Performing in the Downturn and Beyond
In some respects, the current economic climate has brought unexpected respite to the life sciences sector. After five years of trailing behind the Dow Jones Global Large Cap Index, the pharmaceutical index is now tracking it; certain pharmaceutical companies are once again on the M&A trail; rising demand for food and continued spending on core products mean continued growth for the agribusiness sector. Despite these signs of buoyancy, the crisis is also bringing new pressures. For example, pharmaceutical and agribusiness customers are less able to pay, while biotech companies are finding it difficult to obtain the funding for continued investment in R&D. These pressures mean that most life sciences companies are on the lookout for cost reduction opportunities.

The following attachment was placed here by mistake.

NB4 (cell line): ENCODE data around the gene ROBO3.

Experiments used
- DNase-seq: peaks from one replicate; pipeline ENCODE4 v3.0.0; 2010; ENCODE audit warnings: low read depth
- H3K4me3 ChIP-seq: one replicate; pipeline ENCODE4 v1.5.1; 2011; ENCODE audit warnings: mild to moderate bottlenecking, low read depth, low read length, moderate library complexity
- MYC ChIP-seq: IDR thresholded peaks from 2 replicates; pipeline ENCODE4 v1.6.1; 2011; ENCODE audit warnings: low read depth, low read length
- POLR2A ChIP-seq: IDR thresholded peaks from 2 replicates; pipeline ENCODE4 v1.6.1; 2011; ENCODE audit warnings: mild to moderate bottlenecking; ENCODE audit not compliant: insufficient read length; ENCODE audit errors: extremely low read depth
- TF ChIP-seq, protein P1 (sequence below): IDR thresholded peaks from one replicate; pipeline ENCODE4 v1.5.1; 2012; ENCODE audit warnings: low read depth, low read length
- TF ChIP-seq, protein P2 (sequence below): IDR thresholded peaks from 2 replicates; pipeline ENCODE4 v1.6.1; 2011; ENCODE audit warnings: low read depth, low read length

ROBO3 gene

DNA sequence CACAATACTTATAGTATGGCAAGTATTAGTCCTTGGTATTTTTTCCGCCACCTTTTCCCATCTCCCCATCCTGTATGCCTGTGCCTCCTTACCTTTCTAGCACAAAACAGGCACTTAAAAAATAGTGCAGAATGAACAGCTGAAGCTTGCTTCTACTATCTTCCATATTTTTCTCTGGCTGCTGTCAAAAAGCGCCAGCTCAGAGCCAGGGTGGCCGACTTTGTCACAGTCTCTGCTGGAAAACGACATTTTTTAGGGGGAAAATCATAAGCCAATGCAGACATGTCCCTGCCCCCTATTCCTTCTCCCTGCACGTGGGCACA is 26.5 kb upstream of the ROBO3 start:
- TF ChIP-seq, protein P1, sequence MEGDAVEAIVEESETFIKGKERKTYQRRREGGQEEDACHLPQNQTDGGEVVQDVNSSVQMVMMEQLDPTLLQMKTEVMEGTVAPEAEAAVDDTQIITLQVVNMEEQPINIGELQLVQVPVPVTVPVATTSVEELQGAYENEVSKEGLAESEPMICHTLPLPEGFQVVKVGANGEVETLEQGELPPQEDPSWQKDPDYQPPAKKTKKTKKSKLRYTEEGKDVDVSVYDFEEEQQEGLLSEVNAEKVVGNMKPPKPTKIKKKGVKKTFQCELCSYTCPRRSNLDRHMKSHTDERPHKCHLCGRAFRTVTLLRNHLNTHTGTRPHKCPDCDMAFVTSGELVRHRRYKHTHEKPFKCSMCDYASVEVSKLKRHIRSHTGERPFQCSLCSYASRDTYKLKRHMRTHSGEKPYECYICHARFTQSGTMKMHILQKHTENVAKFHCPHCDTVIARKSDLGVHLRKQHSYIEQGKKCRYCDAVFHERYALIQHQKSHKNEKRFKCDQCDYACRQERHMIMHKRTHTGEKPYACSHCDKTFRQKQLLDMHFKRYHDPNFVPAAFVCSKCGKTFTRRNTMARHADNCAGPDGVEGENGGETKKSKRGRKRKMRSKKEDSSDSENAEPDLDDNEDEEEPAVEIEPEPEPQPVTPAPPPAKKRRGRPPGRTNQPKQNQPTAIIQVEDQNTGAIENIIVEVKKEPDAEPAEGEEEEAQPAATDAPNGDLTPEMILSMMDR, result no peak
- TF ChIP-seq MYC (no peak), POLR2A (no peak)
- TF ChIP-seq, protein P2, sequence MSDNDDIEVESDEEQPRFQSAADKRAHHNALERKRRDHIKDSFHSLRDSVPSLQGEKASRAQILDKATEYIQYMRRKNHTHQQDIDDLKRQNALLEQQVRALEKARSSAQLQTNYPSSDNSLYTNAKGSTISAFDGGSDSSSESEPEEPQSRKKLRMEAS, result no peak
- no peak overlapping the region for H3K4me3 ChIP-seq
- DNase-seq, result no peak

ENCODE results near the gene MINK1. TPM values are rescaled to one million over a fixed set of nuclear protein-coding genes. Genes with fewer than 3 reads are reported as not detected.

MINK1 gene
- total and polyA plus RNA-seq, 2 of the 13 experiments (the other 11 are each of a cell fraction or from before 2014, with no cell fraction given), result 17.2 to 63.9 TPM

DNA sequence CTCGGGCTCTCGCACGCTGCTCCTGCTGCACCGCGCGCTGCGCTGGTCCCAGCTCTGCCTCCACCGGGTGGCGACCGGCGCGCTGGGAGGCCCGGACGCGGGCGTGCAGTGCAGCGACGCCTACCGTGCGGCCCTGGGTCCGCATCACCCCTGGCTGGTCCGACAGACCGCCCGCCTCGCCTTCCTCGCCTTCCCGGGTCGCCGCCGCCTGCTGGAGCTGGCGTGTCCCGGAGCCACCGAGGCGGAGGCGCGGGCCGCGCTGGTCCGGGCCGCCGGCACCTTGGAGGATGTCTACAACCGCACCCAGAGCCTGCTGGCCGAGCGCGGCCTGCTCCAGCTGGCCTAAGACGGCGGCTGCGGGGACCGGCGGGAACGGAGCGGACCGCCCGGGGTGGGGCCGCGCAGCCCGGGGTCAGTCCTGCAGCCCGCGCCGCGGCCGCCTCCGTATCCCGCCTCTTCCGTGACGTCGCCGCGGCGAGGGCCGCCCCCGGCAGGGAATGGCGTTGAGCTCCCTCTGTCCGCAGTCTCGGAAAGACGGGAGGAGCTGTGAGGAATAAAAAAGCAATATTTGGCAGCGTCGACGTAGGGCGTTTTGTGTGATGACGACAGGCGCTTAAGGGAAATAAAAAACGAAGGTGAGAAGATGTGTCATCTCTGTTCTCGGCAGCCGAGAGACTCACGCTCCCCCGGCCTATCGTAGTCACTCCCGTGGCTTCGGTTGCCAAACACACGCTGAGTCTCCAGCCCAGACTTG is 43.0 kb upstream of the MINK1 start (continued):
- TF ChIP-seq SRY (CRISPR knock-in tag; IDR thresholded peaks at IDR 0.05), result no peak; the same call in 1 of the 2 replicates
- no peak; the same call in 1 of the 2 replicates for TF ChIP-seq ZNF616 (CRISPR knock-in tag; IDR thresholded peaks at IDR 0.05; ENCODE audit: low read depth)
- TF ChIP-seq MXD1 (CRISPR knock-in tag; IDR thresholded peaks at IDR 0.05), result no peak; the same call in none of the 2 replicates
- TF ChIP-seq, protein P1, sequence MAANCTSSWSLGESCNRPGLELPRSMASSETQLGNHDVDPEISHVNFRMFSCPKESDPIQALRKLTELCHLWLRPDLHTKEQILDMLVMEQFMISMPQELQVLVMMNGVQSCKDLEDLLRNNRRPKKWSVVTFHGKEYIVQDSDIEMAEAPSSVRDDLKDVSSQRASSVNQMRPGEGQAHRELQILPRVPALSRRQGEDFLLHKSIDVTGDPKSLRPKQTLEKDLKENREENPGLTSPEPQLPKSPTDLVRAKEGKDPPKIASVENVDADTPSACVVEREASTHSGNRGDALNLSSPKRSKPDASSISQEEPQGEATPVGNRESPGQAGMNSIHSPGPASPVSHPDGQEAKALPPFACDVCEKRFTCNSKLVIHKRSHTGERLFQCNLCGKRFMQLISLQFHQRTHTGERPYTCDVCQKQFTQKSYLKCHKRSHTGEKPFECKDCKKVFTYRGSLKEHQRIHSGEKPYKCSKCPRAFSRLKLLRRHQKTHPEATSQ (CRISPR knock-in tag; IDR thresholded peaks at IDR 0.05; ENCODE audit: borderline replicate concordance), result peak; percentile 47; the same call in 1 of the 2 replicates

However, the need to control cost is not new. The recession is just the latest of a series of influences necessitating better ongoing cost control. Life sciences will be fraught with profitability challenges for the foreseeable future because of deeper changes to the business environment: pharmaceutical companies, in particular, face patent expiries, limited late-stage pipelines, pricing pressures, tightening regulations and changing demand. Not all companies are identically situated in this regard: the agribusiness sector is still growing significantly, whereas the medical devices sector was hit harder and earlier than any other sector by cost pressures. Ultimately, however, all companies will face similar pressures.